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Colorado Supreme Court Limits Bottom End of Aggravated Sentencing Statute for Habitual Sex Offenders

by Christopher Zoukis

The Supreme Court of Colorado ordered that a habitual sex offender be resentenced because the trial court miscalculated the bottom end of the defendant’s sentence. The December 18, 2017, opinion clarified that there is an upper limit on the minimum end of a habitual sex offender’s sentence.

Ervin Isom was convicted of sexual assault on a child and adjudicated a habitual sex offender against children. The trial court sentenced him to an indeterminate prison term of 40 years to life. Isom appealed the sentence, arguing that it was illegal because the trial judge had concluded that there was no upper limit on the minimum portion of his sentence.

The court of appeals agreed, concluding that 36 years to life was the maximum permissible sentence.

The court of appeals noted that the statute governing aggravated sentences for habitual sex offenders, C.R.S. 18-1.3-1004(1)(c) (“Statute”), does not appear to prescribe a maximum at the bottom end of an enhanced, indeterminate sentence. The Colorado Supreme Court granted certiorari and affirmed.

Colorado uses an indeterminate sentencing scheme for felonies, including sex offenses. This requires a court, pursuant to statutory sentencing provisions, to set a minimum and maximum sentence. For a habitual sex offender, the Statute provides for a sentence at the bottom end of “at least” three times the presumptive maximum sentence of sexual assault of a child (six years) and, at the top end, life.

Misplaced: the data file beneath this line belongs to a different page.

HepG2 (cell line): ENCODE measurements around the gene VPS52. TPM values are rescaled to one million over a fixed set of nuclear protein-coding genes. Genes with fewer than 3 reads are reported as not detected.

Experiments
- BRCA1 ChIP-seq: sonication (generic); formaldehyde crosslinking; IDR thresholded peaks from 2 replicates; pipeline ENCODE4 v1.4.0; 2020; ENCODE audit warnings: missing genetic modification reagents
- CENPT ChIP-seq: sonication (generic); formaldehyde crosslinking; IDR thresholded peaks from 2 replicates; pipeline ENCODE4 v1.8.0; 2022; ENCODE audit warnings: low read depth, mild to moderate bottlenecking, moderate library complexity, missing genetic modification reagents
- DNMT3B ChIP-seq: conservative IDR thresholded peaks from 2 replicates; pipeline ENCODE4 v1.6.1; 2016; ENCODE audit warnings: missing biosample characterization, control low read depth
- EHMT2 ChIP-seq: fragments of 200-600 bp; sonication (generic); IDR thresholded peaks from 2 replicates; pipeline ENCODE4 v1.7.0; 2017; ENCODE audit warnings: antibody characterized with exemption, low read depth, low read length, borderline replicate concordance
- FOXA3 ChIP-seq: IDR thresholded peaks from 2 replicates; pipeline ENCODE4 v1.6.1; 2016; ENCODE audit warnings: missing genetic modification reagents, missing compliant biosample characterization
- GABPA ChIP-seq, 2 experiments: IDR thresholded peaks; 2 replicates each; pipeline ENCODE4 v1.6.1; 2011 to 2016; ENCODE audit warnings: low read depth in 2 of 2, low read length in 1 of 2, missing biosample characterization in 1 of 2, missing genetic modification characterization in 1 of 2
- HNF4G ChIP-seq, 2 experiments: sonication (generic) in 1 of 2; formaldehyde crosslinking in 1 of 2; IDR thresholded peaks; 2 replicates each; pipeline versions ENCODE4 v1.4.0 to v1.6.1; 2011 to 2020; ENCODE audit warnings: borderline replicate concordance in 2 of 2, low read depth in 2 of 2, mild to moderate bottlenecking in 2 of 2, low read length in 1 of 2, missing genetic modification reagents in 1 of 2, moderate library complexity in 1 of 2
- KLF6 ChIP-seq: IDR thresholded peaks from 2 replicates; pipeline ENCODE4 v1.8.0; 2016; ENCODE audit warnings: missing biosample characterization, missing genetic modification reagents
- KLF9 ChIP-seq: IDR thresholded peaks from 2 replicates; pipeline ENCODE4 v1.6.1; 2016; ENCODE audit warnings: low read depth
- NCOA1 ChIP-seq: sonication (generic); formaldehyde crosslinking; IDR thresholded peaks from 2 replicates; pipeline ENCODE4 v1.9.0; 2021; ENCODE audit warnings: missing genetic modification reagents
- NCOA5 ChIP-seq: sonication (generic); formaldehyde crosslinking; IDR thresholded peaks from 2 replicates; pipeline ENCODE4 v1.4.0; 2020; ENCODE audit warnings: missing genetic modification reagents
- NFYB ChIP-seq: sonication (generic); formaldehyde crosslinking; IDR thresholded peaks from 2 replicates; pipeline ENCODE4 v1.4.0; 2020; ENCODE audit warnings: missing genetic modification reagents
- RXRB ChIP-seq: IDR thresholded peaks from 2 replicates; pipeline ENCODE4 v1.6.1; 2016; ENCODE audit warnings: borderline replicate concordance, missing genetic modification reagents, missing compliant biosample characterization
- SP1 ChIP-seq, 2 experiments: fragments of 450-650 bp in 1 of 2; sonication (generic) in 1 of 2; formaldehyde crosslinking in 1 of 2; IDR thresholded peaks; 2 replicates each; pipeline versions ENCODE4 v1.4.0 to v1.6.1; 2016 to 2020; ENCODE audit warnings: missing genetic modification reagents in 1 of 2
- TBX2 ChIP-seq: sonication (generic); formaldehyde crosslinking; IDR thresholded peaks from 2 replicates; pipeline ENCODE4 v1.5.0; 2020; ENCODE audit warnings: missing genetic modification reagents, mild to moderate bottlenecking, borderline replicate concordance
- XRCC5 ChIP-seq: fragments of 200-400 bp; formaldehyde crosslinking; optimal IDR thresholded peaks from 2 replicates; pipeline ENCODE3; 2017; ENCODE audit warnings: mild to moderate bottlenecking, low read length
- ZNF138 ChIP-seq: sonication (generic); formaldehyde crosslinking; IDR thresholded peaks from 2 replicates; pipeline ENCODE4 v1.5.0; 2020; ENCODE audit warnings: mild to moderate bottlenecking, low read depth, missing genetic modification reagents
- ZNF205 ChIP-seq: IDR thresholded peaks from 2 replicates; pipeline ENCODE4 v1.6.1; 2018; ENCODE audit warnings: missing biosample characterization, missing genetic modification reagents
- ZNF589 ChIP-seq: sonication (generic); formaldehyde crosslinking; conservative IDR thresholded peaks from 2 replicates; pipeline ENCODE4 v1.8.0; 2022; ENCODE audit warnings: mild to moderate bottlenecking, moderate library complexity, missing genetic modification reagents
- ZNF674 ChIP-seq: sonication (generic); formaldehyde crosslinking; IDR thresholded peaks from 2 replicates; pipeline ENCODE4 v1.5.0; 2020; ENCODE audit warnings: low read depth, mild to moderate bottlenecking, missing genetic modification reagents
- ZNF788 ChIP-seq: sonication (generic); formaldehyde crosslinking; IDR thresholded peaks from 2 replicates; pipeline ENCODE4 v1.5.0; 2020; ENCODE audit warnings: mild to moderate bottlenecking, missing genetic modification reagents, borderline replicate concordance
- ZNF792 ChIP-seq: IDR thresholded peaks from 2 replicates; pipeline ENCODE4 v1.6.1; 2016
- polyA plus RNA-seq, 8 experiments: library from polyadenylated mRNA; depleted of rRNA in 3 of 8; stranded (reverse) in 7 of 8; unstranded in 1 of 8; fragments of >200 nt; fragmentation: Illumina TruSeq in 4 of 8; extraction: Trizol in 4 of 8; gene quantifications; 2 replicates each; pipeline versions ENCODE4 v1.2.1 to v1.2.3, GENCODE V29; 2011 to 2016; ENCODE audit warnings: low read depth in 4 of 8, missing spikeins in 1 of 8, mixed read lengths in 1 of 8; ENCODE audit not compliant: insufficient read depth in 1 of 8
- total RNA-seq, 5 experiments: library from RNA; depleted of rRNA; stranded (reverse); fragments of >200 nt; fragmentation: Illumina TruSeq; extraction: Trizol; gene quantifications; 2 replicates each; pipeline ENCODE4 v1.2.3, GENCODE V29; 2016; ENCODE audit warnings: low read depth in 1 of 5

The trial court took the phrase “at least” at face value and concluded that there was no limitation on the minimum sentence. But the Colorado Supreme Court had previously determined that similar language in another sentencing statute was ambiguous. In Vensor v. People, 151 P.3d 1274 (Colo. 2007), the Supreme Court determined that there was an upper limit to the minimum end of an enhanced sentence for a general sex offense.

According to the Court in the present case, the analysis that applied in Vensor also applies to the Statute. Taking the trial court’s reading of the top end of a minimum sentence to its logical extreme would destroy the indeterminate nature of Colorado’s criminal sentencing scheme, reasoned the Court. Misreading the Statute in this way could lead to an “indeterminate” sentence of life-life, which could not be what the Legislature intended.

Turning to the specifics of the Statute, the Court concluded that the minimum sentence for a habitual sex offender could be no higher than triple the presumptive maximum, unless the trial court finds extraordinary aggravating circumstances, in which case the top end of the minimum would be six times the presumptive maximum.

Because the presumptive maximum for sexual assault of a child is six years in Colorado, Isom’s minimum sentence could be no more than 18 years, unless the trial court found extraordinary aggravating circumstances, in which case his minimum would be 36 years.

Accordingly, the Court affirmed the judgment of the court of appeals and remanded the case back to that court with instructions for the trial court to resentence consistent with this opinion. See: Isom v. People, 407 P.3d 559 (Colo. 2017). 

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Related legal case

Isom v. People



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